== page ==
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Stop cliquing, start forgiving

In my almost three semesters at Miami University, I cannot help but notice the overwhelming cliquiness of our campus culture. 

It seems as though if you are “in” you are in, and if you are “out” if you are out. Once you find that first group of friends your freshman year, you cannot leave that group or socialize with other groups without being ostracized by your “original” friends.

Or if you are in an athletic team, student organization, fraternity, sorority, etc., those are your friends. That’s final. 

It can be seen in residence halls, homes, student organization offices, dining halls and pretty much everywhere. 

By the time I started socializing my first year, everyone had already established their friend groups, leaving me struggling to make new friends. 

Okay, I get it. You don’t want to be the person who throws off the “group dynamic” or brings in the annoying new person. But what if they end up enhancing the group? Does that person not deserve a chance? 

How about second chances? 

Those seem to be non-existent anymore in friend groups, and clique culture contributes to that. 

Some of my dearest friends have been exiled from friend groups because of one mistake they made. What kind of place would the world be if people did not forgive each other? 

Nobody is perfect. It’s that simple. And you wouldn’t want to be cut out for one little thing, so why would you willingly do that to somebody else?

I think most of us can agree that Miami is like a bubble. But within that bubble are numerous other clique bubbles — where people hang out with the same people, and their thoughts, opinions, hopes and dreams echo around that bubble and hold steadfast. 

Insanity can be defined as doing the same thing over and over again, but expecting a different result each time. That is what you are doing by hanging out with the same people.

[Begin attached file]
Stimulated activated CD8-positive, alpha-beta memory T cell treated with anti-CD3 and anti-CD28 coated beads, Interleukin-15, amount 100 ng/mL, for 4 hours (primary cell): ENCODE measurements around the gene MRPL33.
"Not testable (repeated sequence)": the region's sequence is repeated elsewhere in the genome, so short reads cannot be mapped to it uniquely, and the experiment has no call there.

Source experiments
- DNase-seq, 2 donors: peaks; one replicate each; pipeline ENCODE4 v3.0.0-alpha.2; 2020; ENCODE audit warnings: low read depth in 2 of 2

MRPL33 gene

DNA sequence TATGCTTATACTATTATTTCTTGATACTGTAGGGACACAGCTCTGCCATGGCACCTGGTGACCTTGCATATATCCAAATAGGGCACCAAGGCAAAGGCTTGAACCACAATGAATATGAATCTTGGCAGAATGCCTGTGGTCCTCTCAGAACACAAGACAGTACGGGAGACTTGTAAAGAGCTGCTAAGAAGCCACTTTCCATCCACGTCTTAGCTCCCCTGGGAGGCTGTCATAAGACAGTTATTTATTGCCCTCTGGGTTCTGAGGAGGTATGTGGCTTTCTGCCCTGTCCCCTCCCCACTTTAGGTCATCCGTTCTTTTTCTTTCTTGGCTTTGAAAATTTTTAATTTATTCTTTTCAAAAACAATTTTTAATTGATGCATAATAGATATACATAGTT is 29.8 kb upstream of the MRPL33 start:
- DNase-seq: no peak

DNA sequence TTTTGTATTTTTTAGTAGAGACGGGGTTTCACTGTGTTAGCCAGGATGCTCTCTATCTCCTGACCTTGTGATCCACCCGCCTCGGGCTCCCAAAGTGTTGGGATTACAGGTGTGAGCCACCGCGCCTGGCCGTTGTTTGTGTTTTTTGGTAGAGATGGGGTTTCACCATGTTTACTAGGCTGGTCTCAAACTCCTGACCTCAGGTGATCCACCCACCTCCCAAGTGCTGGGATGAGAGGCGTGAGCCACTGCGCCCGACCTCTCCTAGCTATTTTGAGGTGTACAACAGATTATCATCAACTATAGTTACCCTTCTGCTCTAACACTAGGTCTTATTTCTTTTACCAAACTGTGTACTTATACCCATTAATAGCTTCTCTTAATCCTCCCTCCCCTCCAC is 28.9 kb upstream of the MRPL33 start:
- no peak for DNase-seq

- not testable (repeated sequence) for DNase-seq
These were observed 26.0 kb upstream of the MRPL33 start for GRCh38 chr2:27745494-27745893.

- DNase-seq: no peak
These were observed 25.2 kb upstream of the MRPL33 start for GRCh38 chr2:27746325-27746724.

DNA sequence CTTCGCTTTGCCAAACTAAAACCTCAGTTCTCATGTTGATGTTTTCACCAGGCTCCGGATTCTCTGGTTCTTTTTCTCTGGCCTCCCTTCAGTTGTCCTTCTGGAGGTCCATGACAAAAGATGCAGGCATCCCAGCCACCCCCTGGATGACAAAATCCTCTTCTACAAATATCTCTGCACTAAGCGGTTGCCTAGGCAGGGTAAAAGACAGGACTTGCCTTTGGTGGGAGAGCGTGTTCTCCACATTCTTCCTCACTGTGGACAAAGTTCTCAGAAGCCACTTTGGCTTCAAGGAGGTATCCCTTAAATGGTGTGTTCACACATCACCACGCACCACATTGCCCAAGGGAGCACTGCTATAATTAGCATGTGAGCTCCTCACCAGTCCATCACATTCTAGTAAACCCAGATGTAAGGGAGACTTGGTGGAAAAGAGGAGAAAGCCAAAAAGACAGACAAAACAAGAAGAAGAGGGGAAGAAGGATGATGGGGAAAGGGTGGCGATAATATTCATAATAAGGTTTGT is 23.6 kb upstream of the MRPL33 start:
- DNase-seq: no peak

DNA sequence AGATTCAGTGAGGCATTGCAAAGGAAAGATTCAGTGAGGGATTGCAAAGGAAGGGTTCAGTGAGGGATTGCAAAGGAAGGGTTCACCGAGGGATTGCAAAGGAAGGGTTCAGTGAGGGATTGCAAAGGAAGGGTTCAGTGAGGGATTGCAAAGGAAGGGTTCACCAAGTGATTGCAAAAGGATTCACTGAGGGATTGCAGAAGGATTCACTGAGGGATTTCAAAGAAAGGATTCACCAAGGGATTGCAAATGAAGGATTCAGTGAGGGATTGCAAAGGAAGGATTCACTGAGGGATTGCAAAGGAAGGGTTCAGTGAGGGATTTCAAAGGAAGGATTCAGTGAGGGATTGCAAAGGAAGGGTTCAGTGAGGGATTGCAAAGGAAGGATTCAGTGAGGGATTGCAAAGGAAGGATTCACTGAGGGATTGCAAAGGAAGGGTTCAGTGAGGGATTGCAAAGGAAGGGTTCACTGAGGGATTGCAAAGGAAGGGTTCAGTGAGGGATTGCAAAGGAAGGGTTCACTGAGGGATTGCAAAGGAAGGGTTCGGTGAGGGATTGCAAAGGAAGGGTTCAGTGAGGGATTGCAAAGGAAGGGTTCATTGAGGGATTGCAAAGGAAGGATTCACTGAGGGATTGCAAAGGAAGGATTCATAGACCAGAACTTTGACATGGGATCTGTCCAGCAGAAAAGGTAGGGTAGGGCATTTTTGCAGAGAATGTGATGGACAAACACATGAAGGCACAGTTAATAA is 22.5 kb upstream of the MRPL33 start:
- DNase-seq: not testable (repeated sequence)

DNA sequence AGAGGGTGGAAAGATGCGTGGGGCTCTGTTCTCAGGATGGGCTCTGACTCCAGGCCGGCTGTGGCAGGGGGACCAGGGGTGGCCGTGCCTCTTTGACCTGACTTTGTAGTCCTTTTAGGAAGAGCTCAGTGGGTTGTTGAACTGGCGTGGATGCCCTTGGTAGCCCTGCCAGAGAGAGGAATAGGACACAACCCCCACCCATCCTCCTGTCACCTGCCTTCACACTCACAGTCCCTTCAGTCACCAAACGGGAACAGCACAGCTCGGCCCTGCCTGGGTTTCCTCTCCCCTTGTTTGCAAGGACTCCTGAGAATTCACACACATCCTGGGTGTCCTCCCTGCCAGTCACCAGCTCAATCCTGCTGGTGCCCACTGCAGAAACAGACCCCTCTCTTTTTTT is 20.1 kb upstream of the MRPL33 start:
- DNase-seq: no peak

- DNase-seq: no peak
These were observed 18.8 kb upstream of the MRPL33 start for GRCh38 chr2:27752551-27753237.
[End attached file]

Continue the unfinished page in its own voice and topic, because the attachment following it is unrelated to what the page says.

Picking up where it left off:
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You will not grow as a person by exposing yourself to the same people on a daily basis. 

The Miami Bubble, as I call it, leads to a campus culture where so many people are the same. I do not feel like enough people are open to making new friends, hearing new thoughts or trying to understand other people's experiences, and it breaks my heart. 

I know when you graduate you want to say, “These were my best friends and we did absolutely everything together,” and that’s fine! 

But be willing to make new friends! Hang out with new people! Explore other friend groups! By constantly staying with the same people, you may be missing out on someone who could be your future best friend or even Miami Merger.

Excluding people and sticking with your cliques will not get you anywhere in life. People remember how you treated them and you could be excluding someone who could help you down the line or have a huge impact on your life. 

I pride myself on being able to be a part of many different groups of people, and I encourage readers to try the same. I have my TMS friends, hall friends, work friends, going-out friends, gym friends and more. 

Trust me, it is okay to hang out with lots of people. It will make you a much more well-rounded person and you will feel more connected to the Miami student body. 

We need to build a stronger sense of community on this campus, and that starts with you. 

Be more inclusive. Take risks on a new person. Be vulnerable. Try new things. Try something differently. 

Stop being so cliquey and give people a chance.